During February, many institutions take it upon themselves to signal that Black History Month is important. Companies post advertisements, create events, and even contemplate interviewing a minority for an entry-level position to demonstrate their commitment to diverse perspectives. The University of Chicago’s social media accounts are no different; this year, the IOP’s Facebook page attempted to highlight how integral Black people are to the university by asking a student about his own experiences. Unfortunately, 2nd year IOP intern Braxton Lee DiFabrio’s interview on what BHM meant to him was not well received, and the Facebook post was met with significant backlash. Many in the UChicago community were left questioning if interviewing a white man from Bumfucque, Idaho (population: 17) was ever a good idea.
When asking the head of social media outreach about the post, they said: “We felt it was very important to center Black voices. And what better way to center Black voices than to ask a white person how they feel?” This event has been somewhat surprising to the UChicago community, considering that the IOP has made numerous strides in increasing the number of Black fellows recruited to their organization. In spring of 2010, there were four Black fellows in the IOP. Now, in 2022, there are three.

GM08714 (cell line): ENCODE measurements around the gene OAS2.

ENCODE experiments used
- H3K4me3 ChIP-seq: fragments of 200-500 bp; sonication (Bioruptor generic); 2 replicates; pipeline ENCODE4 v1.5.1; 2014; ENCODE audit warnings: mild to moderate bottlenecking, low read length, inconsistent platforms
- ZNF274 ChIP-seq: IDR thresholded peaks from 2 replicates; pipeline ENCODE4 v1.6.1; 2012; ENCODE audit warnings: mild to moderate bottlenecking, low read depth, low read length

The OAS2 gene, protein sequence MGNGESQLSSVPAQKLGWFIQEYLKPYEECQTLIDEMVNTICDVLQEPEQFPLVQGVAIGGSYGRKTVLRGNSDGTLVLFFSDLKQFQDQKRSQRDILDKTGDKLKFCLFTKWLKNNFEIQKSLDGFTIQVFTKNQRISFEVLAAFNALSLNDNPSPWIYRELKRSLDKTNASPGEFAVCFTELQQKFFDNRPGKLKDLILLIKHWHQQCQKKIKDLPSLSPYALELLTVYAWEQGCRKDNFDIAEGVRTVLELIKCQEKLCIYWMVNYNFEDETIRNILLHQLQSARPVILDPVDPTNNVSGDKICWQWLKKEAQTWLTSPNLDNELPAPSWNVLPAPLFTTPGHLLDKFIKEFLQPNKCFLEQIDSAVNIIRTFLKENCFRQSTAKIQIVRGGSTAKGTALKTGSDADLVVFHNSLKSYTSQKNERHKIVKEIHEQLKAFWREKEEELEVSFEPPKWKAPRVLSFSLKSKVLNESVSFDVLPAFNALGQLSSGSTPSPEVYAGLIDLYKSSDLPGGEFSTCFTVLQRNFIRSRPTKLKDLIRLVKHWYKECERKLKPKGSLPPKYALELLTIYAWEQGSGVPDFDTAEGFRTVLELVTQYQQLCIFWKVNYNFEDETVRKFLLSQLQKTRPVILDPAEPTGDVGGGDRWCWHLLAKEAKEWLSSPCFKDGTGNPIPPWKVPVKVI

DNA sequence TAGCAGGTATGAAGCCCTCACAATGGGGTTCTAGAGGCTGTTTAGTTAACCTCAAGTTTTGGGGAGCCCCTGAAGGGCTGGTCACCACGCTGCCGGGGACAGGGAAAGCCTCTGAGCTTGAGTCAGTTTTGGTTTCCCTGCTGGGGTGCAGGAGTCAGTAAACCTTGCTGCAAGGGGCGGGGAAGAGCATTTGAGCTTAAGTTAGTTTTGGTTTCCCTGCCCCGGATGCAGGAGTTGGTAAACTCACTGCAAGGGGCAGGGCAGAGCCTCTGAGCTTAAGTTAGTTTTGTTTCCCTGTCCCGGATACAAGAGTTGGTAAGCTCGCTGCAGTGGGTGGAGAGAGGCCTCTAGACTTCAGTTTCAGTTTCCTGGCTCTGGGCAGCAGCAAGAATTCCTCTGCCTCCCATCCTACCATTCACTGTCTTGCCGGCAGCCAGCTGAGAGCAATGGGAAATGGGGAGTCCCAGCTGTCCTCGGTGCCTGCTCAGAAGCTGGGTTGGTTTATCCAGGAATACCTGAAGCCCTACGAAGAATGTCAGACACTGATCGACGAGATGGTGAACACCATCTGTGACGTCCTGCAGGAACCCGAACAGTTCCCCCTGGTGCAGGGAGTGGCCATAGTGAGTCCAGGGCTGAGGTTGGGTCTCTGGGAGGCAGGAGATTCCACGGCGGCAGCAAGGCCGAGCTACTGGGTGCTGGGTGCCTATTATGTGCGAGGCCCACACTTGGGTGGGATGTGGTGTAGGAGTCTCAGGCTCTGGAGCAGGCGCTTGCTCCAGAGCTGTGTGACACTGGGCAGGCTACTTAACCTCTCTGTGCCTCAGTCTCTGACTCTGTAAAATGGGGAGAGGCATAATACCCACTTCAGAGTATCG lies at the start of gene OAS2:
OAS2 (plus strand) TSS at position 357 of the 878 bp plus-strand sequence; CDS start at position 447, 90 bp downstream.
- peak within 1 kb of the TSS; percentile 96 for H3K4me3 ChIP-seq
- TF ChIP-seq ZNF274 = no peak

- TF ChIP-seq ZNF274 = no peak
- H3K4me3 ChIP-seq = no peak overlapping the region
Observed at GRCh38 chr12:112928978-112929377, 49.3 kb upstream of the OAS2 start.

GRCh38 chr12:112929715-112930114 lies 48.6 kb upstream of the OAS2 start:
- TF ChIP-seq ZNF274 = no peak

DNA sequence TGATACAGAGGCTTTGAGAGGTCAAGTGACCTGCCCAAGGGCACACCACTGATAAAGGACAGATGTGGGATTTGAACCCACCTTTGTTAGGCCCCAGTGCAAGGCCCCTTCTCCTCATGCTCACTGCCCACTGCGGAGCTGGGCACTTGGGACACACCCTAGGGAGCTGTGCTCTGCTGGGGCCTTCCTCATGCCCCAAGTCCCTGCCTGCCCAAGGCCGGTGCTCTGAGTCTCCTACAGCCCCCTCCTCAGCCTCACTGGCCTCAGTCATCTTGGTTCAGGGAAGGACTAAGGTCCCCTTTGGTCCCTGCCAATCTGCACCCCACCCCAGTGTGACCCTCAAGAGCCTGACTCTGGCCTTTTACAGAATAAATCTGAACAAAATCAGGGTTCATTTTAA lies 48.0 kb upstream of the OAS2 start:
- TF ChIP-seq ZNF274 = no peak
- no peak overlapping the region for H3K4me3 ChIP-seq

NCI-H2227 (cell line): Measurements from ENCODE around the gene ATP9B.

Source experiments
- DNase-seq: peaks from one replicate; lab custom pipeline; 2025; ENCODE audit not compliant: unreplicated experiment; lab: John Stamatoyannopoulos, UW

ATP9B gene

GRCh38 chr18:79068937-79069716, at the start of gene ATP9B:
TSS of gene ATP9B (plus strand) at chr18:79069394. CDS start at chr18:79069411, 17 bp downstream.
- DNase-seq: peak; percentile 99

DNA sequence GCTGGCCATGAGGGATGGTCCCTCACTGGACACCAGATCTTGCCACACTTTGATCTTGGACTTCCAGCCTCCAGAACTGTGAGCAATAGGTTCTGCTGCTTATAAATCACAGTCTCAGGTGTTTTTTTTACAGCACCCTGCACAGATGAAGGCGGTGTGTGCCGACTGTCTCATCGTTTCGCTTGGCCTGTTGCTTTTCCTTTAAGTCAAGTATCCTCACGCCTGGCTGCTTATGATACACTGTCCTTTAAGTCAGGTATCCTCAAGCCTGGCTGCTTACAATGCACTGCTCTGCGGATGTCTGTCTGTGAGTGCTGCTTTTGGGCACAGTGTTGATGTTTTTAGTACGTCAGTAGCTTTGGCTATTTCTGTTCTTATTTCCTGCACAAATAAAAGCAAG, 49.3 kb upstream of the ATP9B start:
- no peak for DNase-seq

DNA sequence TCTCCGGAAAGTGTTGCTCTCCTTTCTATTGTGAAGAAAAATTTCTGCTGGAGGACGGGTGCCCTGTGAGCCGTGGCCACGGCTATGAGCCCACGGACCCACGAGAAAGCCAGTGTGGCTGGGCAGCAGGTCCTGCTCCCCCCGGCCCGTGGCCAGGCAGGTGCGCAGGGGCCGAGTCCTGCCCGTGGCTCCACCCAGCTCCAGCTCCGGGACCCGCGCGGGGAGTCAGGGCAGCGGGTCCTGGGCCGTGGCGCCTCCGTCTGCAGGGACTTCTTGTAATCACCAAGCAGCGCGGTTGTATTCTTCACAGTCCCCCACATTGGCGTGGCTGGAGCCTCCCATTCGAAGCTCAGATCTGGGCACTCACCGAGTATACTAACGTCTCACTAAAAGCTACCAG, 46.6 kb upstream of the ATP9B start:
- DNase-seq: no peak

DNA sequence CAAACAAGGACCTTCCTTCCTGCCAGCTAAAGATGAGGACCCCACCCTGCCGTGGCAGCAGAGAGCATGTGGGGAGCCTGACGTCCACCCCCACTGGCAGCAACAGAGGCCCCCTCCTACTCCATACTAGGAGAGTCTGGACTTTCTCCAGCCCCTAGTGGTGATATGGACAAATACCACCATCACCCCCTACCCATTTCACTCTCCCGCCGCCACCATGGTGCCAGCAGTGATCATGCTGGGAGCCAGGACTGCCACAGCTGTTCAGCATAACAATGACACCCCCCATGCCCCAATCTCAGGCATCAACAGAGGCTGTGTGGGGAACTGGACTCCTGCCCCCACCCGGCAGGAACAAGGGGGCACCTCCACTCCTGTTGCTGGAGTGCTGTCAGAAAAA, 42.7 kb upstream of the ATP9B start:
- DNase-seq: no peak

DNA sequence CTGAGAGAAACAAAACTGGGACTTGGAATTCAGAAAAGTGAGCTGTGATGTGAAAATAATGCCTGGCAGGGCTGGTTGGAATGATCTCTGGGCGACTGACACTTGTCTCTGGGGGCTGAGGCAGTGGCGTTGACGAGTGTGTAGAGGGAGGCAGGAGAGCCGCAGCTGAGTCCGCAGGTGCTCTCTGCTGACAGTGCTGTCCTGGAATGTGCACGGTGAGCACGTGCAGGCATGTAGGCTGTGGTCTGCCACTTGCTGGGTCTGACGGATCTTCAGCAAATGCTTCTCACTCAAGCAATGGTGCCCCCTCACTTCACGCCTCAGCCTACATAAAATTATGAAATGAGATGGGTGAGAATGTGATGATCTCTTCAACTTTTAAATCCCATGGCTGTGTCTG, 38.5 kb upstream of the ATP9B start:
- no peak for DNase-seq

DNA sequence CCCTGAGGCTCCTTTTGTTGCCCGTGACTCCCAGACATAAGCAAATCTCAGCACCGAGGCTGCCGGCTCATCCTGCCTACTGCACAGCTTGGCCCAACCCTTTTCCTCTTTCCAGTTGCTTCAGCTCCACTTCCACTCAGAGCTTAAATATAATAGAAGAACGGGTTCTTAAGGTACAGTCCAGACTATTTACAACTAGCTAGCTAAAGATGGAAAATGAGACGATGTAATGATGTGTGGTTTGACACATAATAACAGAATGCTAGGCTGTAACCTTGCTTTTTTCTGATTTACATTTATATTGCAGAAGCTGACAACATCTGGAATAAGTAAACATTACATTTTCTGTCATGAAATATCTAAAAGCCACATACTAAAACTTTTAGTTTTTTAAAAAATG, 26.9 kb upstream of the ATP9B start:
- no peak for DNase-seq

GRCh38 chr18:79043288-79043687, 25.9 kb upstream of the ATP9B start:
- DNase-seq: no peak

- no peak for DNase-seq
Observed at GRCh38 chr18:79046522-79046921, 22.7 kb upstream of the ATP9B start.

The IOP released a statement after taking the post down, stating, “We apologize if this post offended any Black students. We commit microaggressions all the time, and we were honestly surprised that we’d be called out for this one.” The page has tried to correct for the turmoil by uploading convoluted infographics to their Facebook story, turning all their emojis into ones with brown skin, and posting a photo of Black and white hands interlocked with the caption “I understand that I never will understand.”
The University’s main Instagram account is also attempting to uplift Black voices by moving beyond having its sole diversity post be a picture of a mixed-race family moving in during O-Week. When asked why these posts only featured Black alumni in black and white photos, the account stated, “We asked current Black student organizations if they would like to be featured, but after they mentioned things such as a cultural centers or an African-American studies major, we felt it was best to just post distinguished alumni profiles without their consent.”